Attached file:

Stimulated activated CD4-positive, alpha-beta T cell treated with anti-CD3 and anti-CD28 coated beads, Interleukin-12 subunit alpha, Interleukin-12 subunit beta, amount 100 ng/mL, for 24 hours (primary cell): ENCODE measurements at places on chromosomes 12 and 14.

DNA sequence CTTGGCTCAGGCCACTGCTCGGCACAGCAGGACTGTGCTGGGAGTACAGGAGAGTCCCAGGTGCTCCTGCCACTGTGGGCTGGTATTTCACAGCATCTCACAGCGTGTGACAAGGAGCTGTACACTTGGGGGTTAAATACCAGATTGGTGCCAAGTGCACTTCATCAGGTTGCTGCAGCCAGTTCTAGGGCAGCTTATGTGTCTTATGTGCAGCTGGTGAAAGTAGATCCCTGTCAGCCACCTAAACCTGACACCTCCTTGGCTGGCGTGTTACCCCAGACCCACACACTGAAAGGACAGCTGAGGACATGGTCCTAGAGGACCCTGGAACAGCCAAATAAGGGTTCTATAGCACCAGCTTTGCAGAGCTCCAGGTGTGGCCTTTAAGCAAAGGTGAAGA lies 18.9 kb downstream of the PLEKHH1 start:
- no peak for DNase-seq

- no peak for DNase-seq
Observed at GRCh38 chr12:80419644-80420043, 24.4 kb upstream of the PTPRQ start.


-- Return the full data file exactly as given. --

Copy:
Stimulated activated CD4-positive, alpha-beta T cell treated with anti-CD3 and anti-CD28 coated beads, Interleukin-12 subunit alpha, Interleukin-12 subunit beta, amount 100 ng/mL, for 24 hours (primary cell): ENCODE measurements at places on chromosomes 12 and 14.

DNA sequence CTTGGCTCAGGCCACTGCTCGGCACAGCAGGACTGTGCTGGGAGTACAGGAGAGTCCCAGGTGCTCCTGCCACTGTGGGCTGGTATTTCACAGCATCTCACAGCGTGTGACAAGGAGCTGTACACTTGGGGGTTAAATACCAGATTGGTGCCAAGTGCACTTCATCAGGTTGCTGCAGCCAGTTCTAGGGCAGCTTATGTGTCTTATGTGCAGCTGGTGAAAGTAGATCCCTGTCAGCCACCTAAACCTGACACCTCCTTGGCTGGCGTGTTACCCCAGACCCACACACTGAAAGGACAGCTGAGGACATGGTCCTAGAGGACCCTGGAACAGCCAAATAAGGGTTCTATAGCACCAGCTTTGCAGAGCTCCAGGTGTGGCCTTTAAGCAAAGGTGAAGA lies 18.9 kb downstream of the PLEKHH1 start:
- no peak for DNase-seq

- no peak for DNase-seq
Observed at GRCh38 chr12:80419644-80420043, 24.4 kb upstream of the PTPRQ start.